The controversial measure is raising constitutional privacy questions and criticism while the country deals with its own security during a public health crisis, and as Israel struggles to form its new government.
The tracking tool was pushed through as an emergency regulation without approval or oversight from Israel’s parliament, the Knesset. It will be used on the civilian population for the first time to allow the country’s internal security agency to track individuals’ phones in order find out where a coronavirus patient — or suspected carrier — has been and with whom they have come into contact. The Israel Security Agency (ISA), also known as the Shin Bet, can track the individual based on a national ID number and cell phone number.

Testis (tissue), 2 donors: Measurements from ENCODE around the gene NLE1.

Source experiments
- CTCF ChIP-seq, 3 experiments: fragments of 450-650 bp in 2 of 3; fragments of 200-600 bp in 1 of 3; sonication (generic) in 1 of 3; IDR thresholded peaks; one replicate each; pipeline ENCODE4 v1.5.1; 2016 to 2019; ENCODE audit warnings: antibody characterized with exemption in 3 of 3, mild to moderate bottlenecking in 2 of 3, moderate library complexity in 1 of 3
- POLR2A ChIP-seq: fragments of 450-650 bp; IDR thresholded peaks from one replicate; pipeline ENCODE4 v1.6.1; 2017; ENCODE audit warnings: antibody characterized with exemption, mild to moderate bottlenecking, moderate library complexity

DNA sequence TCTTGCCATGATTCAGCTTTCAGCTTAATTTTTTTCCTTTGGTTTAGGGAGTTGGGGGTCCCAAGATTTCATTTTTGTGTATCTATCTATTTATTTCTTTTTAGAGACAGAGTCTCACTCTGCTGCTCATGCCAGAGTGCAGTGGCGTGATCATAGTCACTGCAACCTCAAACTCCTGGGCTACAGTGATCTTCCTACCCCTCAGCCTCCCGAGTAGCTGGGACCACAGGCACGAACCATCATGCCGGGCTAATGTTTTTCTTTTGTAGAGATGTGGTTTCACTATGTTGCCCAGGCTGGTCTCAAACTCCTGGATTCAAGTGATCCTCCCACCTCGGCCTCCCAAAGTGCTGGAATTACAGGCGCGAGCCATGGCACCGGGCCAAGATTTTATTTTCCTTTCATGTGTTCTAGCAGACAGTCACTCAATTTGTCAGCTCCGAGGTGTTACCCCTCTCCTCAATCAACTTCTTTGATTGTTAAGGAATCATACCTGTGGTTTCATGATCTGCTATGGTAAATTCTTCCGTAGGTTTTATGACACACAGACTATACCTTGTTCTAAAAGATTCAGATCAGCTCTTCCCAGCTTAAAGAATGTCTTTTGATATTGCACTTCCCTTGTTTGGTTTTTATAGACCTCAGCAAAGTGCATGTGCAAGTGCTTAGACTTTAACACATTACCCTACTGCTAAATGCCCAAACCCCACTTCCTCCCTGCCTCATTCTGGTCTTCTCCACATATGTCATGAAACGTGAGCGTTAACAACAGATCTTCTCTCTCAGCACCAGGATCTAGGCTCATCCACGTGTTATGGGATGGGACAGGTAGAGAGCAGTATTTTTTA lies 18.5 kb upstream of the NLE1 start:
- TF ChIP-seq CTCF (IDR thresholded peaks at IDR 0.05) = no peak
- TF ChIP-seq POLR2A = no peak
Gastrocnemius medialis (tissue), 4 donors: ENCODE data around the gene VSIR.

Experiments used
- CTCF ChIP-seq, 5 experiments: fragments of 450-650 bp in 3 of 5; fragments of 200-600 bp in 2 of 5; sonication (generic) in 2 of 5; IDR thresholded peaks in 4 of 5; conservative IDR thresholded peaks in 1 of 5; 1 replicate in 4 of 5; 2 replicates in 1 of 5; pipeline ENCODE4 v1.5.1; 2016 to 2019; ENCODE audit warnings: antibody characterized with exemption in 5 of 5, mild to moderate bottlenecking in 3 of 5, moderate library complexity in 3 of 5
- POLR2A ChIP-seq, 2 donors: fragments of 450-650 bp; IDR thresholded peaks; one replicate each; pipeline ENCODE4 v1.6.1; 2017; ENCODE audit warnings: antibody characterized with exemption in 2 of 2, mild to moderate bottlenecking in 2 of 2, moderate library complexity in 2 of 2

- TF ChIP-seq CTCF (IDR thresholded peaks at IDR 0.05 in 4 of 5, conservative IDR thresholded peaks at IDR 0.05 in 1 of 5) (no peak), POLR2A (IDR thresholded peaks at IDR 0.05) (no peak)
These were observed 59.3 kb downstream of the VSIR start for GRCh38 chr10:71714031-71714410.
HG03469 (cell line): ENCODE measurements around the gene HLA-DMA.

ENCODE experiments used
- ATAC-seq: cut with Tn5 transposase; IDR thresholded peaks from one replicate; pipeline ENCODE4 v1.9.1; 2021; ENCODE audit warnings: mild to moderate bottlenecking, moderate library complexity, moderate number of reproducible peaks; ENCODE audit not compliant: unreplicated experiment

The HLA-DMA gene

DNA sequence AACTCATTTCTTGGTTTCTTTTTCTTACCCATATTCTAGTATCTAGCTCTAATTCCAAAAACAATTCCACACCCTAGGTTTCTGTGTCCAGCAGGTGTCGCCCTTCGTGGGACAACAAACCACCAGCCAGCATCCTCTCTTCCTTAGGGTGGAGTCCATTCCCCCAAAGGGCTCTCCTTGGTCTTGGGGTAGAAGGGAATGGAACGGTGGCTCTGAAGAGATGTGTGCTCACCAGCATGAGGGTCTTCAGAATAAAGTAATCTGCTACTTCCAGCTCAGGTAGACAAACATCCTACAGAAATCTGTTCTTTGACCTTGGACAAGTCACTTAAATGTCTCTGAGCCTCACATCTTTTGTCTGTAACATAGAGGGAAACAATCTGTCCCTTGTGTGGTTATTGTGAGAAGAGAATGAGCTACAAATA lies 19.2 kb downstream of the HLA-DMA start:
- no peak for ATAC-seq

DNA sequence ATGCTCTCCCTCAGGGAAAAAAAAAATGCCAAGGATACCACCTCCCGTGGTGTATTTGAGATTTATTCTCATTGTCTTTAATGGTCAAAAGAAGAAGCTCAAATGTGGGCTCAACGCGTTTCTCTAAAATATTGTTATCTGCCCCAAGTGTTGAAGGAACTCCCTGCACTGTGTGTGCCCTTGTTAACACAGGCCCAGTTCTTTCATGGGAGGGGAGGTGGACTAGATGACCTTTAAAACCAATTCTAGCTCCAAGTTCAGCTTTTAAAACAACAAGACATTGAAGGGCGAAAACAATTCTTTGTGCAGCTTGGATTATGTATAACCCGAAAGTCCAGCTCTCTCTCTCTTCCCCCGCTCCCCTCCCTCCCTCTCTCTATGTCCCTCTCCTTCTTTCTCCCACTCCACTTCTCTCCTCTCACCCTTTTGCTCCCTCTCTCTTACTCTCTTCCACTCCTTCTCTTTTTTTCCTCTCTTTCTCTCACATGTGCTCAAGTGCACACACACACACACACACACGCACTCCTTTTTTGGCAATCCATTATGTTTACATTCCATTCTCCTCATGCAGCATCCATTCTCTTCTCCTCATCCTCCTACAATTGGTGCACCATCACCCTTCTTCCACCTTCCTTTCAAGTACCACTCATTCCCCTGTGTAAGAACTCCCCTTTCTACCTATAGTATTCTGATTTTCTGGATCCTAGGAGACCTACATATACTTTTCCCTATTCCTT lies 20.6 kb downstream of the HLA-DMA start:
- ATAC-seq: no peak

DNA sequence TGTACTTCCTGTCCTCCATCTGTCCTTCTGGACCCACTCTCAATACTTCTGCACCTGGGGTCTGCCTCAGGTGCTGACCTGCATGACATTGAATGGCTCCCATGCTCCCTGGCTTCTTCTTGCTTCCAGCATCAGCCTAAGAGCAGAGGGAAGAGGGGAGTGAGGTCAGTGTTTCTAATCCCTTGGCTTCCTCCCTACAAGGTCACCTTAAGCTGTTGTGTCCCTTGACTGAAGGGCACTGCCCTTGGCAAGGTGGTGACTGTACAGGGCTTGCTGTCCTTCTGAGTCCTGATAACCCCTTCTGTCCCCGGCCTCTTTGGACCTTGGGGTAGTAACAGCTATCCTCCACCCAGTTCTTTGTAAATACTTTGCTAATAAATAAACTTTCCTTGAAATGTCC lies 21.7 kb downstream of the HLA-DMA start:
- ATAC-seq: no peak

Prime Minister Benjamin Netanyahu’s transitional government unanimously approved the measure over the weekend. Insisting that even a slight delay would endanger the country, the 70-year-old Israeli leader bypassed the unformed parliamentary Foreign Affairs and Defense Committee, which would normally have oversight over such a move, and authorized the measure as emergency regulation.
“Because the virus is spreading at a tremendous pace, a delay of even one hour in these tools can lead to the deaths of many Israelis, just as is happening with the deaths of thousands in Italy and in other places in the world,” Netanyahu said in a statement. The measure, which received approval from the Attorney General, can “slow down the spread of the epidemic and can save many Israelis from death,” he said.
What’s in the measure